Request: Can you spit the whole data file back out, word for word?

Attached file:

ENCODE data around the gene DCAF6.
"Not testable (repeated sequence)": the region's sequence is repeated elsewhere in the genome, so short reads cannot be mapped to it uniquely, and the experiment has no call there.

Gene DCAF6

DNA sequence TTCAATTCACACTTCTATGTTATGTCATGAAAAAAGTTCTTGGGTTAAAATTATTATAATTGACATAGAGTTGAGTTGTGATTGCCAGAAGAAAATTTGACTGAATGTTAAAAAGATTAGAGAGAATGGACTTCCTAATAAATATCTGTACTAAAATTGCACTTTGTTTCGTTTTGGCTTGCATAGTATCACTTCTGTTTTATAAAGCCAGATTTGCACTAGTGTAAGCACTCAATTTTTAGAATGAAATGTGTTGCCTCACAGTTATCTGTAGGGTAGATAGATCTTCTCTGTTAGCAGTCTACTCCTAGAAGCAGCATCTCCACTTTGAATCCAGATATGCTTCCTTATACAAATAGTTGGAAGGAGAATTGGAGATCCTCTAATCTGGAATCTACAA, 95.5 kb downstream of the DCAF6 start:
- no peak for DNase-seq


ENCODE data around the gene DCAF6.
"Not testable (repeated sequence)": the region's sequence is repeated elsewhere in the genome, so short reads cannot be mapped to it uniquely, and the experiment has no call there.

Gene DCAF6

DNA sequence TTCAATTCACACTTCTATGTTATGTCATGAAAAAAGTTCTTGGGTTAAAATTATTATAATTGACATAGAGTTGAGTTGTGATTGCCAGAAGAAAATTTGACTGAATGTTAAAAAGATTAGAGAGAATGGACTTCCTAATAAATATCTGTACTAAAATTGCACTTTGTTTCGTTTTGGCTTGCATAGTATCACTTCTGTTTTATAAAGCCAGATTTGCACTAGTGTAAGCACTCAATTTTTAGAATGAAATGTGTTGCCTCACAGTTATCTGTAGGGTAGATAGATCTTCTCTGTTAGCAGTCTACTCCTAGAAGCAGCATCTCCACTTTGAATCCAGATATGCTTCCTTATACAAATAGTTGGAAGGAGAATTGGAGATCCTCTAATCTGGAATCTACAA, 95.5 kb downstream of the DCAF6 start:
- no peak for DNase-seq